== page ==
SG: Going way back, after the LA Riots, the Northridge Quakes, and the Malibu Fires, Cultural Affairs gave a lot of small grants to artists to move into the affected areas, and I started doing bamboo installations. There was a piece I did with an airplane, “Amelia Flies Again.” It was done in the Pico Union area in this old school yard. We created a giant freeform structural bamboo gesture behind a schoolyard chain link fence. We got this discarded movie mold of a World War II airplane, and put it up on the bamboo structure so that it appeared to be flying. That caused an unexpected reaction… it generated an unintended social impact and upset the Salvadorian residents.
AP: Oh, it started having different implications for them?
SG: Yes because during Reagan’s war, the US supported the aerial strafing of peasant villages to drive them out of the forest, denying the guerillas safe haven. Many of those refugees ended up in this neighborhood.
AP: What happened?
SG: So there was an intro to a Garcia Marquez book I was reading at the time that said, “When color is added to history it becomes myth,” or something like that—
AP: So, did you paint the whole thing?
SG: I brought in these graffiti artists I was working with and we painted it – we painted the walls and we painted the plane. We did this cosmic, fantastic, psychedelic stuff, which put it into the realm of myth, just like Marquez said. It became more dreamlike and a more positive” trigger.” That body of work, which this piece was part of got me invited to Bali, for the Fourth International Bamboo Congress. I did a structural and gestural bamboo bridge there that five thousand people had to cross in a weekend. And when the work got structural, that’s when it caught the attention of the architectural world. And then I started getting big art commissions.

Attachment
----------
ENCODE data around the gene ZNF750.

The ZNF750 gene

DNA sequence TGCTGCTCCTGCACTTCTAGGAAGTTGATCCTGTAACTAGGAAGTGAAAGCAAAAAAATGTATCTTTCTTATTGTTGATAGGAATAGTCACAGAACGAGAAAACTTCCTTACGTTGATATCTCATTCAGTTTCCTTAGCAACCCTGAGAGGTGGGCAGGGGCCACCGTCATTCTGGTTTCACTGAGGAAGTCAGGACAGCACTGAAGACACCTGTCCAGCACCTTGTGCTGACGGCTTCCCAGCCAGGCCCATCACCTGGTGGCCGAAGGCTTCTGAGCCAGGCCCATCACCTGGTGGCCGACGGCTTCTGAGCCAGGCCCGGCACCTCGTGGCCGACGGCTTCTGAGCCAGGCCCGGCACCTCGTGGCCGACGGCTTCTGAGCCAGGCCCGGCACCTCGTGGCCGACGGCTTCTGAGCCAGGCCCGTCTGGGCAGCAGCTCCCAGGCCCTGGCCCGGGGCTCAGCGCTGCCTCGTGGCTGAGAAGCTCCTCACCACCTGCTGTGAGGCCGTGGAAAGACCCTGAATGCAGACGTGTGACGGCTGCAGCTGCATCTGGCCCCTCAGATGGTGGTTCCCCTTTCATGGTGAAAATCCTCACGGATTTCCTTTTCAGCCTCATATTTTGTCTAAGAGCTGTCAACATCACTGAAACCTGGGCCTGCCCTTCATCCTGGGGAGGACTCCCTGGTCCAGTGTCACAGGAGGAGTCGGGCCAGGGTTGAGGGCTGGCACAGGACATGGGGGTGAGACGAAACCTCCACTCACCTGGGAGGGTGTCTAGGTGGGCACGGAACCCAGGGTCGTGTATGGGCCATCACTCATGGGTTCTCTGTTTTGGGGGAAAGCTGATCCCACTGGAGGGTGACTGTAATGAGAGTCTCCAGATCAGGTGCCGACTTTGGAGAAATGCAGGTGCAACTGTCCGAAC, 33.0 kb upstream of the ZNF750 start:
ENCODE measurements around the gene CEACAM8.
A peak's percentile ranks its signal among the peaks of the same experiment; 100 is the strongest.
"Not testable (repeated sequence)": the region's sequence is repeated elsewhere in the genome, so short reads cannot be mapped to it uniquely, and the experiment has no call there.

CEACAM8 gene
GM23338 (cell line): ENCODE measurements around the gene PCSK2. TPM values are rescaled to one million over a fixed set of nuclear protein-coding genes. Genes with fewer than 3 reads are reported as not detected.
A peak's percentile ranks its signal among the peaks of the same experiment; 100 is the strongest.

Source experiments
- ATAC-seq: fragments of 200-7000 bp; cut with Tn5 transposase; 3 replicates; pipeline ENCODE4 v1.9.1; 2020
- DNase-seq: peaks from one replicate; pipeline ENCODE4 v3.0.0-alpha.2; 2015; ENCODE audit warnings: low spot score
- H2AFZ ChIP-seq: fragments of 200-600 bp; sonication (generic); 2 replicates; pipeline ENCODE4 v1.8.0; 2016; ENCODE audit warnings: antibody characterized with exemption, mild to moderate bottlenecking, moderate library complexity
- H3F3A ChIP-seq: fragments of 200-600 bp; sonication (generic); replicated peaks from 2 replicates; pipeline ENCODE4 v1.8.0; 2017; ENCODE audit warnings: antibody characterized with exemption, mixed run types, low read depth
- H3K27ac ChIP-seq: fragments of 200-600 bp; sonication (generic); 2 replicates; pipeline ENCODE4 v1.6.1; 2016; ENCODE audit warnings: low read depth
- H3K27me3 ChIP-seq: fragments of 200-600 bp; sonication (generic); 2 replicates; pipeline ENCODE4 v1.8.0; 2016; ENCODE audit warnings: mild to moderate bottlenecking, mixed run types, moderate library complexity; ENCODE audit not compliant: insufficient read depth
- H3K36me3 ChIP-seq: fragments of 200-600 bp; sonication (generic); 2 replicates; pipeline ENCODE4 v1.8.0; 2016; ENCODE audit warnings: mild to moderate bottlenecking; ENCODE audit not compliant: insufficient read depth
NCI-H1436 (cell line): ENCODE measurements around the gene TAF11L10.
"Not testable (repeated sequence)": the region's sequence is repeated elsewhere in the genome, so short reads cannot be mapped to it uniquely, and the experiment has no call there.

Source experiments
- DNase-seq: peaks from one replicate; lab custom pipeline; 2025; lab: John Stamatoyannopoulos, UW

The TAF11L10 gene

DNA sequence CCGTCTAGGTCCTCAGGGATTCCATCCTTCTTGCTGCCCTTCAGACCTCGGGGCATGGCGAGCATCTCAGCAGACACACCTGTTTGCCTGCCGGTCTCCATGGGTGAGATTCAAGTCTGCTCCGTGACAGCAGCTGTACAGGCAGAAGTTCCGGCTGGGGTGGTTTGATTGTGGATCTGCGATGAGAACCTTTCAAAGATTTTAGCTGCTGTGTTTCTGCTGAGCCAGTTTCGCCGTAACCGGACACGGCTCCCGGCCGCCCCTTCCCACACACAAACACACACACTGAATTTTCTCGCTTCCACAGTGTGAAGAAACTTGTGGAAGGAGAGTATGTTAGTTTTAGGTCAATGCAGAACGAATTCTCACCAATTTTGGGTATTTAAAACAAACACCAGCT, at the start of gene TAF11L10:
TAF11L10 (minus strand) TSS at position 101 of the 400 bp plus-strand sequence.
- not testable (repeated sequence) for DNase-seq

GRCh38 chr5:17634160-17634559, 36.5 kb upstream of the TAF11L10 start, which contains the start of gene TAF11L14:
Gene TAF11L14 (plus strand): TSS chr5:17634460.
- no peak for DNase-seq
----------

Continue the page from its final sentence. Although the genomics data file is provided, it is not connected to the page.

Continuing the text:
AP: Like what?
SG: Like, “Southeast Shear”, in Arkansas, which was an nine-month Clinton White House Millennium commission. After that was LNR Warner Center in Woodland Hills, Calgary, Salt Lake City, Seattle…
AP: So at this point the work is…?
SE: I think that for a long time people had this idea that Stephen was only working in bamboo. To this day people ask if his large-scale permanent commissions are in bamboo.
SG: Even Jody thought we were going to do something with bamboo.
AP: Well, I mean I have the same thing with bicycles and CicLAvia. Everyone talks to me as if I view the entire world through the lens of a bicycle. And that’s how I frame everything. No, I didn’t create a bicycle event, I’m pursuing public space, and CicLAvia emerged as a public space event. But now, because it’s so big and it’s so identified with bicycles, everyone thinks I’m a bicycle person. So bamboo was the medium you used to express yourself at that point?
SG: Well, bamboo was like my ‘acoustic’ medium. It was drawing in space.
AP: Really what you’re doing as an artist is you’re looking at context and content, that’s what you’re playing with no matter the material. And as you said, it’s the place that inspires you. So you went to this place with fresh eyes. But you got there.